Get a tattoo with Cremation Ink
If you are into tattoos then this is one way you can really keep your loved one close. You can now get body ink which actually contains some of your loved one’s ashes. If you are looking to do a cremation tattoo, do not go to any artist. Make sure you find an artist that is experienced in cremations ask ink so that you know it is done correctly.
Make a Record
Did you know you can have your ashes compressed into a vinyl record. And Vinyly will press your loved one’s ashes into a bespoke vinyl record for family and friends to cherish for years to come. As they say ” Live on beyond the groove”
Hold them close to you in a locket
Not only can you have some of the ashes embedded in jewellery , you can also hold some close to you in a beautifully crafted locket. I particularly like this range of contemporary silver by Ashes Memorial Jewellery, based in Staffordshire and founded by Julia Usher.
Send them off with a Bang
My partner regularly reminds me that he wants his ashes to go up in a rocket. Mind you he is a November 5th birthday boy , so maybe bonfires and fireworks are in his blood. Anyway, it is possible to have ashes incorporated in fireworks. Check out Essex based, Heavenly Stars Fireworks who offer a variety of services for incorporating your loved one’s ashes into fireworks.
Shoot them into Space
Of course what hubby would really like is to have his ashes go up in a real rocket! Here is the nearest to that I could find, based in Sheffield, Aura Flights use lighter-than-air gas balloons to carry your loved one’s ashes over 30km above the planet’s surface, to the region known as Near Space. In this serene and beautiful environment, the scatter vessel opens, allowing the ashes to pour out in a gentle cascade. You also get film of it happening. I have to say. its very moving.
Live on under the Sea
How about being part of sustaining life under the sea? Artificial Reef Sanctuaries around the world are helping to create healthy environments where sea life can not only survive, but thrive again. Solace Reef are the first of its kind here in the UK, and will create an enduring living memorial for your loved one. Ashes will be placed in a Solace Stone, which over time will become part of the reefs future growth and protection. How beautiful is that!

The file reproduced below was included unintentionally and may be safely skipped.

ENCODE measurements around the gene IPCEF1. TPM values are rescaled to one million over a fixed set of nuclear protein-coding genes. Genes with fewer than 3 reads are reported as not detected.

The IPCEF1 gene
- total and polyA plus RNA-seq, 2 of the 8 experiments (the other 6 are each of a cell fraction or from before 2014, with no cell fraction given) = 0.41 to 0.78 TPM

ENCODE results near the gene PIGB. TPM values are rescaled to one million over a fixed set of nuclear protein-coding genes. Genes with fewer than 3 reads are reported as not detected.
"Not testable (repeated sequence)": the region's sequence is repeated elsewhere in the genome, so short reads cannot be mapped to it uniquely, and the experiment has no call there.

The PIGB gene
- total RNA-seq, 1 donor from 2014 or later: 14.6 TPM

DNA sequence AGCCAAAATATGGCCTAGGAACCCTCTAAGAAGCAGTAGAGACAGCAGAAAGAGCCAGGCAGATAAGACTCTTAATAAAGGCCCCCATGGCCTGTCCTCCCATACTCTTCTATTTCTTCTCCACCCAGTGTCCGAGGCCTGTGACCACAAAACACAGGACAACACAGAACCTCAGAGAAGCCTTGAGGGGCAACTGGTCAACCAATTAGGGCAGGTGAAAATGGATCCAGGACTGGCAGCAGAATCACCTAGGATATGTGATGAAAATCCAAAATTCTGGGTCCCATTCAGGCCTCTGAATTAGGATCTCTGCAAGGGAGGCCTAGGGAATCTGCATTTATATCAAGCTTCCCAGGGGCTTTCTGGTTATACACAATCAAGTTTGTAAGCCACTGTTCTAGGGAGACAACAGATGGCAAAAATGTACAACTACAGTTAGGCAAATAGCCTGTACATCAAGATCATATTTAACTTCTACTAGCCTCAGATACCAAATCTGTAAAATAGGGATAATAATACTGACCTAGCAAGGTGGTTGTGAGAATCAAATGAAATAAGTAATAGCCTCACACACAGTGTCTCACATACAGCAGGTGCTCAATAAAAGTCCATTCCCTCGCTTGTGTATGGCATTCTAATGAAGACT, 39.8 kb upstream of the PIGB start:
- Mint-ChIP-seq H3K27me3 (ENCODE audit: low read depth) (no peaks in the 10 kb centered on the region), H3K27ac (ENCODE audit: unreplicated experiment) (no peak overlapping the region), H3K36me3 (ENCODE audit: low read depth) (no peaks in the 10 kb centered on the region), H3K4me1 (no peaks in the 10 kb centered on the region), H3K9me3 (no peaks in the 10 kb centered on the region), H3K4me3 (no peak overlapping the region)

Scatter them at Sea
Scattering a loved one’s ashes at sea can be a great send off, especially if they loved spending time at the beach or if they were a boating enthusiast. Most beaches and coastlines in the UK are accessible to the public and, unlike burial at sea, you do not require a license.
Bury them in the Garden
As long as you are the landowner, burying ashes in your own garden is perfectly acceptable in the UK. Choose a spot under a tree , or mark the spot with a beautiful rose or a plant that is special to you or them. Or maybe add a sprinkling of spring bulbs into the ground. But remember, if you sell your home one day, the new owner may not let you visit the spot where you buried them.
Tree Pod Burials
There are two options here. In both the ashes are placed in a biodegradable urn which can then either be buried and a tree planted above it (either on a green burial site or a woodland or any land with the land owners permission) , or the urn can be buried with the seed of a tree and grown completely from its beginnings. Again , wherever you bury them and plant the tree or seed you will need the land owners permission. Most official natural burial sites will stipulate the type of tree and may even only plant trees supplied by them.